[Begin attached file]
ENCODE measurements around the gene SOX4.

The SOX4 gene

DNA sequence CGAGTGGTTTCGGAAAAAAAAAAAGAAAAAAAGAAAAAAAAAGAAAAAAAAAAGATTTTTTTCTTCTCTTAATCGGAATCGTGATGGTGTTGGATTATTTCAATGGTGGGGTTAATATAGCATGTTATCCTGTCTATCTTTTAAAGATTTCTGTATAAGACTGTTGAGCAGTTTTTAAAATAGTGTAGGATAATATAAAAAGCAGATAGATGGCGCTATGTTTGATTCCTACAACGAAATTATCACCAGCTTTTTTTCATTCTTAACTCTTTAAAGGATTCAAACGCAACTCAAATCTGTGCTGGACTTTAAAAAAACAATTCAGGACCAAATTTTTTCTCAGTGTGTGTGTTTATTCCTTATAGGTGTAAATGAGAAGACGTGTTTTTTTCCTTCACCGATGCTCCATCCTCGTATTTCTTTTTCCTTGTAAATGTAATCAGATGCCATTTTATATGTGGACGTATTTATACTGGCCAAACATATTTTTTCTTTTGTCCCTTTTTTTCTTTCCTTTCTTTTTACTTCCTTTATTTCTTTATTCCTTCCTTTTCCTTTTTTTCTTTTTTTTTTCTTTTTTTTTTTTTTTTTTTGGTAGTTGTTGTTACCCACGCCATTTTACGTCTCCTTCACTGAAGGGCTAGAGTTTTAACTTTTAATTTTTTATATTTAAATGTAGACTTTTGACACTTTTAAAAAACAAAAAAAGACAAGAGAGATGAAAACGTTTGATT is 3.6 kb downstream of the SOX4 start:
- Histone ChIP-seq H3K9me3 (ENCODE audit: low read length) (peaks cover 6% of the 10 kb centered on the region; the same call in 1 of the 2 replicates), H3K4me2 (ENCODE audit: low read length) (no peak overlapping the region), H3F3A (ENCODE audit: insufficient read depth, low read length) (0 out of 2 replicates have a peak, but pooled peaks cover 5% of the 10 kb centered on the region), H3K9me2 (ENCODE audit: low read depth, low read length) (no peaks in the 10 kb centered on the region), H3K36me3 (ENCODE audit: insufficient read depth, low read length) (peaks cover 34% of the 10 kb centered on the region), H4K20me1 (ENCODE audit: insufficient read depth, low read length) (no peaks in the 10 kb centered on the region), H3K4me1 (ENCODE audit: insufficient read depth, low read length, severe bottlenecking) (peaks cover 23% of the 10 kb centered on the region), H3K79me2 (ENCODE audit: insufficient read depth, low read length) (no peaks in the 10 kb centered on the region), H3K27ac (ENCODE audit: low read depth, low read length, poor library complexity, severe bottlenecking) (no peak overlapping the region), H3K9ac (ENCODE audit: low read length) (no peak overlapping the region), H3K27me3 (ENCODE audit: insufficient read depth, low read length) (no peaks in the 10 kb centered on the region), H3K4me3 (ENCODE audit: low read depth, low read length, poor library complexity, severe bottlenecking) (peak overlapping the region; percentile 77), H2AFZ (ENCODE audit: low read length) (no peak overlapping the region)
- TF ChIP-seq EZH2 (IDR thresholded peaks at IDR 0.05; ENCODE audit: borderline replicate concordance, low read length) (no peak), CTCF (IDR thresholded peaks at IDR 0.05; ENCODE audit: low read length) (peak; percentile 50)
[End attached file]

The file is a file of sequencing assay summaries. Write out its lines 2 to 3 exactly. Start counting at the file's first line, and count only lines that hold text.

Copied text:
The SOX4 gene

DNA sequence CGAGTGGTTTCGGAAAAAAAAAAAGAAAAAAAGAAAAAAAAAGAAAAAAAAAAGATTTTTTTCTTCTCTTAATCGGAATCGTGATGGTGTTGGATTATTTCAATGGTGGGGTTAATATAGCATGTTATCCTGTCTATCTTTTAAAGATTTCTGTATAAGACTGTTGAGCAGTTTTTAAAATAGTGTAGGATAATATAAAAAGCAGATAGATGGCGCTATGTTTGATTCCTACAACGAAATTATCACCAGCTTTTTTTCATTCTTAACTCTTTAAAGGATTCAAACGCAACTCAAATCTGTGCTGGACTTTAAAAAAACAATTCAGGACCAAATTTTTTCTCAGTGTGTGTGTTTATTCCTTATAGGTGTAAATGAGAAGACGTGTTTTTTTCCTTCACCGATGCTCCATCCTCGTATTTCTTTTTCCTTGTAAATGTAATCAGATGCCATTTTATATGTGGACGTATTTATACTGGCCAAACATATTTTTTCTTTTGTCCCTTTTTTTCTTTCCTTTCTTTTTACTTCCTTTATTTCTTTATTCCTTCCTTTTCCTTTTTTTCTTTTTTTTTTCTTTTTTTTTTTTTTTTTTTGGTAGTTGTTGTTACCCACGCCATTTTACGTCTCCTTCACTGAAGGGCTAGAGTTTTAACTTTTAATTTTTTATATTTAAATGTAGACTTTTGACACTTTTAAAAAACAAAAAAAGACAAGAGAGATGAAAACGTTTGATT is 3.6 kb downstream of the SOX4 start: